ANSWER: The verse in question reads: “Otherwise, what will they do who are being baptized for the purpose of being dead ones? If the dead are not to be raised up at all, why are they also being baptized for the purpose of being such?”
Paul devoted the entire 15th chapter of Corinthians to explaining the resurrection of those in union with Christ – that is to say, the heavenly resurrection – what Revelation calls the first resurrection.
But take note that the Bible also uses “death” in a symbolic sense.
For example, in his other letters Paul referred to having died with Christ and being dead as to the world and its desires. In that respect anointed Christians are “dead” to the world – meaning they seek no permanent place here. The reason Paul wrote that is because those in union with Christ eventually also die as to their life as a human. Whereas, the masses of mankind who will ultimately receive a resurrection will come back to life as humans, those who are called to heaven must leave behind their human life – just as Christ did. So, those are are in spiritual union with Christ must relinquish their life on earth.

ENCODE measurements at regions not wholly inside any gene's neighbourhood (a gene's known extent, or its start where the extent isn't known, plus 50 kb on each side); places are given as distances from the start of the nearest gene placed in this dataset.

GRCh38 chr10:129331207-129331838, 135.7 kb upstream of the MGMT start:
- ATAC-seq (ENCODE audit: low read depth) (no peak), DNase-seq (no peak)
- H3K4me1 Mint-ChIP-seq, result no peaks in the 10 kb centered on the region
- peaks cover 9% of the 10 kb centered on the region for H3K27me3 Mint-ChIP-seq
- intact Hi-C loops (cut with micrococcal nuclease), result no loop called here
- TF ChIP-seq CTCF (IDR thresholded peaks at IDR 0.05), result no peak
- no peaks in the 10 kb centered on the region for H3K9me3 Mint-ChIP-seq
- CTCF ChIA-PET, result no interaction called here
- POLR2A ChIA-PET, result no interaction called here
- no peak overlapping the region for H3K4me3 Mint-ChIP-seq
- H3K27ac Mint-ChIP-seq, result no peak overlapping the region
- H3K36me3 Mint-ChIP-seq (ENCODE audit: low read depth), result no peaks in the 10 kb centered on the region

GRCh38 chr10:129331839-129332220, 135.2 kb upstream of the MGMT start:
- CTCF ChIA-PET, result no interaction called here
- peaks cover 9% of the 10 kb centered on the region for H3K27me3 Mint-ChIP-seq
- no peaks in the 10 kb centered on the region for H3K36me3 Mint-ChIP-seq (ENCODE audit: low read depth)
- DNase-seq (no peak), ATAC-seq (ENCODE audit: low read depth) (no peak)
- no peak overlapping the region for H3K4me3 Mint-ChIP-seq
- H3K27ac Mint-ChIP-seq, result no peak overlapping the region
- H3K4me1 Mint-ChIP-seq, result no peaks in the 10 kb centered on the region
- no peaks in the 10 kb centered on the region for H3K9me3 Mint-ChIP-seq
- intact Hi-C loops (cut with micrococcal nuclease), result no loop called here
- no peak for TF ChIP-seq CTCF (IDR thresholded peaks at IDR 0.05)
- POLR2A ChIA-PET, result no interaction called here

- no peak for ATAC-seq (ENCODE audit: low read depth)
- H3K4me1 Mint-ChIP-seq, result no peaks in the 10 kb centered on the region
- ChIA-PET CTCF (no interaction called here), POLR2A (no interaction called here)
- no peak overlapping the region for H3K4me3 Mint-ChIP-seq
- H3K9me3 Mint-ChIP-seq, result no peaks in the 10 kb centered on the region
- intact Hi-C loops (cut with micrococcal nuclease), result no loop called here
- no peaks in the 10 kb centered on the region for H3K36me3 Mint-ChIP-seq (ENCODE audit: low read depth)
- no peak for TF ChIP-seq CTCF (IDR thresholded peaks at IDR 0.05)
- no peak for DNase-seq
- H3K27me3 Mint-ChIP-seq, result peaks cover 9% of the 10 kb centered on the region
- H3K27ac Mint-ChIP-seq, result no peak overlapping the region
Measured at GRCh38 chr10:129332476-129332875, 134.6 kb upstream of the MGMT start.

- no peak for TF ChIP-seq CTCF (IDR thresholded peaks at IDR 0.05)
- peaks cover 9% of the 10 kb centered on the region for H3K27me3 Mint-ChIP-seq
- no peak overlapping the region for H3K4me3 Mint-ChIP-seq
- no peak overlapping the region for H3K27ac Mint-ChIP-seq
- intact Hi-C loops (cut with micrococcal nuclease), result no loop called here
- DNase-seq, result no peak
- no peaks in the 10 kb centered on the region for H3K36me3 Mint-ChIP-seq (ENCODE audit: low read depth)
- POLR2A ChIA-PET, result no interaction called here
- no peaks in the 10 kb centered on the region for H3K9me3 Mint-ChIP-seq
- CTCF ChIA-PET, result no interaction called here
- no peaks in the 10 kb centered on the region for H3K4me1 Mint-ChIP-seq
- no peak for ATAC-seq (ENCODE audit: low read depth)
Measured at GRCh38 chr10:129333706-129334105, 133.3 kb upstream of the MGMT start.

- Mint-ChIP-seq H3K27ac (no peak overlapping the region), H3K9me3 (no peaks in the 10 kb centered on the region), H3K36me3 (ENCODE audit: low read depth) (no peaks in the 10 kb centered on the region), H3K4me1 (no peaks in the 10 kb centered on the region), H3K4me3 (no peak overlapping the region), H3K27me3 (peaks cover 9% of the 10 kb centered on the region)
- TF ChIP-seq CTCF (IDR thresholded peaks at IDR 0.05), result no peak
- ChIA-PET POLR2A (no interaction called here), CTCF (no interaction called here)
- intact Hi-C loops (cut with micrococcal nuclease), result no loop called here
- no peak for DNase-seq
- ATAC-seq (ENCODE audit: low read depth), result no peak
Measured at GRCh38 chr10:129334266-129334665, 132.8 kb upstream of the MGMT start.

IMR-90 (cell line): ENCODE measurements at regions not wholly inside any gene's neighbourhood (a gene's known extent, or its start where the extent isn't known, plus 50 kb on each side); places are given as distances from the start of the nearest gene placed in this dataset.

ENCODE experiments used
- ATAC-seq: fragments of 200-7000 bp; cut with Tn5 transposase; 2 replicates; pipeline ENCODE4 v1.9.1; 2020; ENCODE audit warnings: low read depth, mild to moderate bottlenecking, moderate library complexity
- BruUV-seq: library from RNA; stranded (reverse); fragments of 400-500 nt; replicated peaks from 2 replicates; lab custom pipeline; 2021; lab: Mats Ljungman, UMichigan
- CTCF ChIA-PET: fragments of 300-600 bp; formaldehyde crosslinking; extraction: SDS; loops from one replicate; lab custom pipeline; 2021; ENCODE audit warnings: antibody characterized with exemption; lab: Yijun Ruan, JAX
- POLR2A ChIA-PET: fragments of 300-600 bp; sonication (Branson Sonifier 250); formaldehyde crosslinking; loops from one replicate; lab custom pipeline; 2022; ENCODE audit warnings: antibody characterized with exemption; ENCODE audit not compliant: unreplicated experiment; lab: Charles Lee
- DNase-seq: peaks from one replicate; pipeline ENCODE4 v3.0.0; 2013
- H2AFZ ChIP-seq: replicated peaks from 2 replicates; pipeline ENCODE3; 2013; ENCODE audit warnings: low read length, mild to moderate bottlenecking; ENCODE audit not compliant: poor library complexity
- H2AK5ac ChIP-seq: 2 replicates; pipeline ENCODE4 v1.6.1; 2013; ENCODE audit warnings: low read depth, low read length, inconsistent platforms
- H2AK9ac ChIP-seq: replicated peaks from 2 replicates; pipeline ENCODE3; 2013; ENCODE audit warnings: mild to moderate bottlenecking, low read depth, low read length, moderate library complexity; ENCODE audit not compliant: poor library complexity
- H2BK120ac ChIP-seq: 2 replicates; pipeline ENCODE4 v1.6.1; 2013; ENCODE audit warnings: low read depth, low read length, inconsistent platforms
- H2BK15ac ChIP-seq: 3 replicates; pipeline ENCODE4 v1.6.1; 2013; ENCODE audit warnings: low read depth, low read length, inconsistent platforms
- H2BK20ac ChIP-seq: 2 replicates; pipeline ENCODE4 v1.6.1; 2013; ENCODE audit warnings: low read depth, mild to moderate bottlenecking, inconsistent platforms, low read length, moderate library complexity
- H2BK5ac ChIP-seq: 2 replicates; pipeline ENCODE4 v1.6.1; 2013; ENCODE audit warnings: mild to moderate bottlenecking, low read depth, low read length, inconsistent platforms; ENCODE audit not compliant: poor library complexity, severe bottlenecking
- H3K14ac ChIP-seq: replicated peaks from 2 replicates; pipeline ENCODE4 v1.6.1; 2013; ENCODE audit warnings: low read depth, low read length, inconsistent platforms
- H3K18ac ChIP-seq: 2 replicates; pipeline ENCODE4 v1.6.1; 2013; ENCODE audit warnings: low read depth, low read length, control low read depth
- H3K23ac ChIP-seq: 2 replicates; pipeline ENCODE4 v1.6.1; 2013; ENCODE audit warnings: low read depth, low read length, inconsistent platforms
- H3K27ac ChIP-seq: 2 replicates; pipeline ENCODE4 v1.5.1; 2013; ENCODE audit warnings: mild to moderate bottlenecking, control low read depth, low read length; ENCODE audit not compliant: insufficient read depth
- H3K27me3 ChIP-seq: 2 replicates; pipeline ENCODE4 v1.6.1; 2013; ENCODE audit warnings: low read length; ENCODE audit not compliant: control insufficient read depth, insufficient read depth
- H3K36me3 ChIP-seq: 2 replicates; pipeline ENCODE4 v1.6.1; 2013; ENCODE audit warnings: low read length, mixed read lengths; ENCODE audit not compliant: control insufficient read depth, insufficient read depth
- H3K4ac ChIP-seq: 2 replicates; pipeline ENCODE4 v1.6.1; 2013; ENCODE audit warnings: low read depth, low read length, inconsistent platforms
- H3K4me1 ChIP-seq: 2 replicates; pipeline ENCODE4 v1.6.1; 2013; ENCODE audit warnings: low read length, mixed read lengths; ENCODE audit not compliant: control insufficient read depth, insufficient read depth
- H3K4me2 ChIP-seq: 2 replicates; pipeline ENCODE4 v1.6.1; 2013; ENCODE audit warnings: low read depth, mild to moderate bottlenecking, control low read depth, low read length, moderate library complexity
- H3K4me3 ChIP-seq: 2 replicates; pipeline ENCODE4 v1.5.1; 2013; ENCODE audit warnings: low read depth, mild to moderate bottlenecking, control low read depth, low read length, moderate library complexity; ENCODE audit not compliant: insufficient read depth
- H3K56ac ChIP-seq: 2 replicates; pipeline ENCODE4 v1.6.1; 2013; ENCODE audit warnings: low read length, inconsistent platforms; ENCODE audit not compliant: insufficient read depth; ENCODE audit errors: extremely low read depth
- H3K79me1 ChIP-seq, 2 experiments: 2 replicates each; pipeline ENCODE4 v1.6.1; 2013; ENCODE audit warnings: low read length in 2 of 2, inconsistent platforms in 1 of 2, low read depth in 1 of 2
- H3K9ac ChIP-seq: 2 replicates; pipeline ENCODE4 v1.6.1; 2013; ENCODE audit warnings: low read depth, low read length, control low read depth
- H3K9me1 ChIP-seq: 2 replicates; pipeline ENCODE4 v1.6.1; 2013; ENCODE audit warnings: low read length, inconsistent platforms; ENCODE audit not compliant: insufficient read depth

This is really what it means to be born again. While the masses of churchgoers use the term “born again” to mean simply a conversion to Christian belief, Jesus used the term to explain something entirely different. Jesus was himself born again. He was the first to be begotten by God to be part of the new creation. That is why at Romans 8:29 Paul referred to Jesus as “the firstborn among many brothers.”
Logically, if one is born again then the person they were formerly no longer exists. They are a new person, at least from God’s perspective. In other words, a person who is born again dies as to their former life. And upon their resurrection to heaven there is nothing of them left behind.
That is what Paul meant by being “baptized for the purpose of being dead ones.”
Here is a link to a Watchtower article that probably explains it better